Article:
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Family Justice Bill has first reading in House of Commons

Bill seeks to establish presumption in favour of shared parenting

The Family Justice Bill, sponsored by Suella Fernandes MP, has received a First Reading in the House of Commons under the Ten Minute Rule and is due to have a Second Reading on 12 May 2017.

The Bill makes provision for the enforcement of Child Arrangement Orders, including times within which enforcement action must take place; to establish a presumption in favour of shared parenting under Child Arrangement Orders; and to make provision for a commission to review and make recommendations on the operation of family justice; and for connected purposes. The Bill itself is being prepared for publication.

Introducing the Bill, Ms Fernandes said:

"In the majority of divorces, [child arrangements] orders are complied with, but in many cases a defaulting parent—that may be the mother or the father—can generally act with impunity. The courts are slow to respond and reluctant to penalise, sending the damaging message that court orders are optional, not mandatory; that the relationship with the non-resident parent is meaningless, rather than crucial; and that the system is inherently inequitable, rather than robust. In the worst cases, a non-resident parent, usually the father, can be denied contact with their child for several years. If they do not have a spare £10,000 to spend on legal fees, they are essentially erased out of their child's life, with no remedy whatsoever. . . .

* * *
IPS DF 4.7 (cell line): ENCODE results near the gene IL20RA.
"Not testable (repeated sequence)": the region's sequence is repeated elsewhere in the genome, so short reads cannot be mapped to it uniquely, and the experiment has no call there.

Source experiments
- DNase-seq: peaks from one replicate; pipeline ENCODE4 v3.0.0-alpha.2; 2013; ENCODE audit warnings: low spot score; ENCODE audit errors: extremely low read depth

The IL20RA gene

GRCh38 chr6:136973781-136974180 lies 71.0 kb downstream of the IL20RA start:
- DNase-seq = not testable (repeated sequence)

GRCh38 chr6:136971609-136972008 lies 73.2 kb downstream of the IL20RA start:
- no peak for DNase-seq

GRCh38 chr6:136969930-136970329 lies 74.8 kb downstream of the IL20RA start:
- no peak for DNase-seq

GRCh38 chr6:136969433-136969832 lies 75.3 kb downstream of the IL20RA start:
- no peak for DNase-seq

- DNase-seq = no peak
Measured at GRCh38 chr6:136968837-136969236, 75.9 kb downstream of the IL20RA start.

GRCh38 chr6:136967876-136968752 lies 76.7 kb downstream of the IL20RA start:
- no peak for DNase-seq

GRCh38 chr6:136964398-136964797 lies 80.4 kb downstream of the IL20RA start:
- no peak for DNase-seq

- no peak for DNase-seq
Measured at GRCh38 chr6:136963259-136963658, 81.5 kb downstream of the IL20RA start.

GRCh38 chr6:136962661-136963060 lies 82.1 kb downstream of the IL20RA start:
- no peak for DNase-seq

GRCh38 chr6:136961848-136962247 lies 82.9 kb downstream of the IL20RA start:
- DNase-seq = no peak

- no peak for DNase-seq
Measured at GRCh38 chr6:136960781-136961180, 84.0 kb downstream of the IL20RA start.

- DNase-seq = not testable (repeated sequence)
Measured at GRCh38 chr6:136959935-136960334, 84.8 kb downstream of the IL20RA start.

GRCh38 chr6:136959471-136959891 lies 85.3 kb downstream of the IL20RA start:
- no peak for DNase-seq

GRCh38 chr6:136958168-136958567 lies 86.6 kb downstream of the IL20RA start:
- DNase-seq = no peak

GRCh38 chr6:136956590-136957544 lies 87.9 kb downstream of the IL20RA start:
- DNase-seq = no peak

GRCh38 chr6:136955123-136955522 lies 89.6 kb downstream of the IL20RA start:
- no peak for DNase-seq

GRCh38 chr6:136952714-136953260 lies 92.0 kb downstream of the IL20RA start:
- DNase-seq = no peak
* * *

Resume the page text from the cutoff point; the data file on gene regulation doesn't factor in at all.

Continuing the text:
"Data from the Ministry of Justice reveal that a mere 1.2% of the 4,654 enforcement applications were successful in 2015. Although the letter of the law sets out discretionary penalties for breach, they are rarely applied in practice, and the rise in the number of unfounded allegations of domestic violence as a defence against enforcement is worrying.

"A new approach is needed: a tougher three strikes approach is long overdue, under which residence should be transferred, if that is safe, and community service should actually, not theoretically, be imposed on parents who are in breach. The confiscation of driving licences or passports should seriously be considered by Parliament. Legislation that emphasises the importance of both parents in children's lives, other than in cases of violence, is needed in England and Wales. Real enforcement is one way of doing this, and shared parenting is another.

"A rebuttable presumption of shared parenting should be a key principle when determining the contact and residence of the children. To be clear, this would not be an explicit statement of an equal 50:50 time division, and it does not mean shared care."

Since 1983-84 14 Bills introduced under the Ten Minute Rule have progressed to Royal Assent. To follow progress of the Bill, click here. To read the Hansard record of the speech introducing the Bill, click here